Lord and Lady of the Flies

Waterville Valley in NH is the perfect quaint town - population hovering just over 300 - to host a smaller triathlon. I had high expectations for the Black Fly Tri: I'd driven over 10 hours, forfeited my Musselman Tri entry, and dropped serious dough on a hotel room booked way too late. Bart and I arrived early Friday afternoon, and as we walked to packet pick-up, I excitedly brushed my toes in the water. Perfect 72-degree water. Possibility of going without a wetsuit. The lake was small, and it would be nearly impossible to map a swim course any longer than 500 meters. The buoys for Saturday's and Sunday's swims were floating in the lake, charting a swim that looked much too short (later, I realized that the course is a 1/4-mile swim around the inner perimeter of the lake). The whole town square is nestled in the valley between mountains lush with greenery, and some of the slopes are lined with groomed skiing trails. Around the town square, a series of arrows point to cross-country-skiing and hiking trails that network throughout the valley and lake area.

Waterville Valley thrives off of its natural beauty. Certainly, you can't compare it to the jagged, 14,000-foot peaks of the Rockies, but New Hampshire has the best air I've tasted along the East Coast yet, and the White Mountains are worth the 10-hour road trip from Washington, DC. I'm addicted to terrain that towers and intimidates, to greenery that you can smell from the base of the mountain, to lakes that mirror reflections of the scenery that surrounds them, and to air that's crisp, clean, and unfiltered. Waterville Valley, thank you for making me smile and remembering what it's like to be out of the city.

I could rave about this race for pages...it's obviously become my favorite tri. Our room at the Golden Eagle Lodge was just 300 meters from the transition area, and each morning, I just needed to open my window to hear the race announcer's voice booming over the loudspeaker, guiding triathletes to body marking and bike racking. No need to worry about race-morning traffic or parking; we simply got up each morning, made some strong coffee, and strolled out the door, around the lake, and into transition. A stress-free way to start a race.

The Black Fly Triathlon is a 3-day event: Friday evening hosts a 4-mile bike time trial, Saturday morning clamors with Olympic-distance triathletes, and Sunday morning culminates in a sprint-distance triathlon. For those audacious enough to test their endurance and the longevity of tired muscles, there's the Lord of the Flies: a 3-day stage race in which you compete in all 3 events.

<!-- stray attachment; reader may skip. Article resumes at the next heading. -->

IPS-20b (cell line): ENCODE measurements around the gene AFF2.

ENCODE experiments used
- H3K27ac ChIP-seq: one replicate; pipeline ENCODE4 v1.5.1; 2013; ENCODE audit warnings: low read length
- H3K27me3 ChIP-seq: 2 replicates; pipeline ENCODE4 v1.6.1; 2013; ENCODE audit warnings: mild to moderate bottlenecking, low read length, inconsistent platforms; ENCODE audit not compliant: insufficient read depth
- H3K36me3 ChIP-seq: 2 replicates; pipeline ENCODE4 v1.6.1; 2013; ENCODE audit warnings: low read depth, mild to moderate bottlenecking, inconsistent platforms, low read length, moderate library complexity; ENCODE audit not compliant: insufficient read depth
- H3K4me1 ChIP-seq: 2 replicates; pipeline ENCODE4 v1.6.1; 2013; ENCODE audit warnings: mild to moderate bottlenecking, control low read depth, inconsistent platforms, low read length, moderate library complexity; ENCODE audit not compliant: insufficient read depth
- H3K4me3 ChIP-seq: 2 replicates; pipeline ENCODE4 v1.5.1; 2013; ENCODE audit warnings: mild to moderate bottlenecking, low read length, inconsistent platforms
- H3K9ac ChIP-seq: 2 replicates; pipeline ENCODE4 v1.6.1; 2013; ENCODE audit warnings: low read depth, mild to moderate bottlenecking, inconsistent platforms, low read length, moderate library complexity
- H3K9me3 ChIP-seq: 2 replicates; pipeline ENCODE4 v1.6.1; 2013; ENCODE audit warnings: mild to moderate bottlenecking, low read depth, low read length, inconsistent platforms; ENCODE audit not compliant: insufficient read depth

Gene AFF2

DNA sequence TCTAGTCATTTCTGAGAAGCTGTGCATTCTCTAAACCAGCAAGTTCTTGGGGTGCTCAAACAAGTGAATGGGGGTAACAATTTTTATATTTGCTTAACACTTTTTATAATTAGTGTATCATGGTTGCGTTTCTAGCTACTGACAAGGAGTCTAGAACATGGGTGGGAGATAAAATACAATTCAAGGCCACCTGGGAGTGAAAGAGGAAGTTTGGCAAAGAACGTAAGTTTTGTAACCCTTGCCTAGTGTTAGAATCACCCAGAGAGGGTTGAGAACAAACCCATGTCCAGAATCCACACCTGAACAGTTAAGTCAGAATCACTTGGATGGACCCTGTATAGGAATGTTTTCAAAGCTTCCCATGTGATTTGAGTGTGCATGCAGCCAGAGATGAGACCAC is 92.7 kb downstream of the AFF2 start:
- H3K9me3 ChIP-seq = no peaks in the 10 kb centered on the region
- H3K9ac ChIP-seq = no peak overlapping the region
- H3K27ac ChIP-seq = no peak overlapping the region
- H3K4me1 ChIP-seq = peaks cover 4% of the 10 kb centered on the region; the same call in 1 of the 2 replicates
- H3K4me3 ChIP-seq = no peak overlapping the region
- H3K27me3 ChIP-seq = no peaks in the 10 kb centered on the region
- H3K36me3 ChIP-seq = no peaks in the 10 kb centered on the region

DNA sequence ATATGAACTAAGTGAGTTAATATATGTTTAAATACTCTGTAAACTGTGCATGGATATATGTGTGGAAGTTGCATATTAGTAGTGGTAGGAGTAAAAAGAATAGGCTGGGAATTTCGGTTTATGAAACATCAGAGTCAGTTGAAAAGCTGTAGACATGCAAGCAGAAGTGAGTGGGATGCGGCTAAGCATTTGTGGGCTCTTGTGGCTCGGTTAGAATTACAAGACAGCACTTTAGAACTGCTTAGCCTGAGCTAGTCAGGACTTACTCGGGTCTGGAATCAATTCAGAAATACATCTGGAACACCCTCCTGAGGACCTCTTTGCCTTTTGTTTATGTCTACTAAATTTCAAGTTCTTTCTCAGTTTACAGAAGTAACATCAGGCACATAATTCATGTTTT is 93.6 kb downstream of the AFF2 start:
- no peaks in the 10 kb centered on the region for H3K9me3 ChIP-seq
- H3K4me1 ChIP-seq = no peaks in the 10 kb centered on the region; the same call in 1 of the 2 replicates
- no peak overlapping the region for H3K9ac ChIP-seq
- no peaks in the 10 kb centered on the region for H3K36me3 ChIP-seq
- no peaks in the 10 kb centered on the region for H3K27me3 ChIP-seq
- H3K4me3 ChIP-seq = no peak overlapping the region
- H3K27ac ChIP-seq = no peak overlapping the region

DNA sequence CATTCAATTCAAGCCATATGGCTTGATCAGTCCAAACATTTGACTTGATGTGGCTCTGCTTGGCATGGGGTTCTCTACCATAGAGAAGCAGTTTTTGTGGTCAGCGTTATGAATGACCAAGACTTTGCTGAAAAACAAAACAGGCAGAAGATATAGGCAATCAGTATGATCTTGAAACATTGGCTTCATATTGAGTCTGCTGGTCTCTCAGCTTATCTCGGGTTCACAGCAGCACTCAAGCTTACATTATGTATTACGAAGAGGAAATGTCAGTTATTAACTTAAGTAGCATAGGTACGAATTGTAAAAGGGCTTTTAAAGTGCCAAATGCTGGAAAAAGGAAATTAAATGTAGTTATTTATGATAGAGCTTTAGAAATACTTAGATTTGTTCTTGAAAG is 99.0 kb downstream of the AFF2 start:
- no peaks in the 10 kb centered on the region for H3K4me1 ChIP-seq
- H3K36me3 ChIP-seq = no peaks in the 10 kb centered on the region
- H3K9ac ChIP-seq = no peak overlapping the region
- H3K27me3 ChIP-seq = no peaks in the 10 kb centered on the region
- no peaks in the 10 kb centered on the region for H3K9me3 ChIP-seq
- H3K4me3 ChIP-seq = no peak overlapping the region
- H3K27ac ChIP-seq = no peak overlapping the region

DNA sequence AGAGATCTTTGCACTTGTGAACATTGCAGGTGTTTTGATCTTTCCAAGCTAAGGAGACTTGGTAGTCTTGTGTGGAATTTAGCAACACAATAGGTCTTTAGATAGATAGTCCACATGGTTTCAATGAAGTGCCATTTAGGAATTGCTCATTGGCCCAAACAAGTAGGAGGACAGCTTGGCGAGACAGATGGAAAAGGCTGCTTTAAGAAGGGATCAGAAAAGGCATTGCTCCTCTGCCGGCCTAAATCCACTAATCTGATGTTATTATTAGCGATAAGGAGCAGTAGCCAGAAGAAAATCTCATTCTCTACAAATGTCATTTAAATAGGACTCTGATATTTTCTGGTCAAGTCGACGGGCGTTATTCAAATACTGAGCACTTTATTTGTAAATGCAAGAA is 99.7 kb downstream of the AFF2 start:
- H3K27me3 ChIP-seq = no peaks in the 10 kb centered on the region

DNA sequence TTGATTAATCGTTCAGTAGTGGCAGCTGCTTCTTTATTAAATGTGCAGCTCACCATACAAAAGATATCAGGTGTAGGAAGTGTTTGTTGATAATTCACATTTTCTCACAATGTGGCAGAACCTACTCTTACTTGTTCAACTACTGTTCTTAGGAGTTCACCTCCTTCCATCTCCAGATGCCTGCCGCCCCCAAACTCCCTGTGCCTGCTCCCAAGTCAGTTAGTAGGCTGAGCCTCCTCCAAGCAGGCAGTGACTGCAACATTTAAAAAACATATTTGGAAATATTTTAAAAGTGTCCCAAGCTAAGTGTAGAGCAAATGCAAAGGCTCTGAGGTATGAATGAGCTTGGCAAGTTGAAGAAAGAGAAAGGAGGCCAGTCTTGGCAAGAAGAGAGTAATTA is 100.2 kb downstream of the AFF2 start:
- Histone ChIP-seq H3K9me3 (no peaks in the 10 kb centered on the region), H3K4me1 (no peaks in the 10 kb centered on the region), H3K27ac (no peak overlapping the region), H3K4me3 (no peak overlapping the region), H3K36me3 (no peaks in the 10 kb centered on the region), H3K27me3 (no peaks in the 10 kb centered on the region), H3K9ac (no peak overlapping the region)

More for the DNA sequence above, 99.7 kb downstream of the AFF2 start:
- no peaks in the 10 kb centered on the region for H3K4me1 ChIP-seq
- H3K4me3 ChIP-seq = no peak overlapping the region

I like challenges. So I saw the Lord of the Flies as a challenge. Bring it on. Three races in less than three days.

The only stage that I wasn't giddy with anticipation about was the time trial. I bike like a commuter: slow, steady, and without any real power. Cyclists talk about wattage output and wear pointy helmets; they know how to draft and ride off the wheel of a rider mere inches in front of them; they handle their bikes like an appendage of their own bodies; they pound the hills and pass meandering Mindy like I'm stationary. Really, I do try on the bike. I pedal, and I pedal faster on the downhills. I know how to shift gears, but I don't know how to translate cadence or effort into sheer power. I just know how to get from Point A to Point B.

So I wasn't particularly keen on racing in the 4-mile time trial and getting passed by 50-year-old women and heavy dudes on expensive wheels. Accept fate, I sighed. It's not that I don't enjoy biking; it's that I don't enjoy getting passed when I'm exerting effort. It makes me feel slow and incompetent. My lack of excited anticipation for the time trial shifted to giddy impatience, though, when I saw how the time trial started: you brought your bike up to a raised platform, a huge bald dude stood right behind you, steadying the bike, and you clipped in with both feet. Bald dude made sure that the bike was balanced upright, and when the buzzer sounded, he'd release his grip and down the ramp you took off. Just like I'd seen in the Tour de France time trials on TV! It looked like fun; the girl lined up behind me laughed as I described it tentatively as a "rollercoaster ride."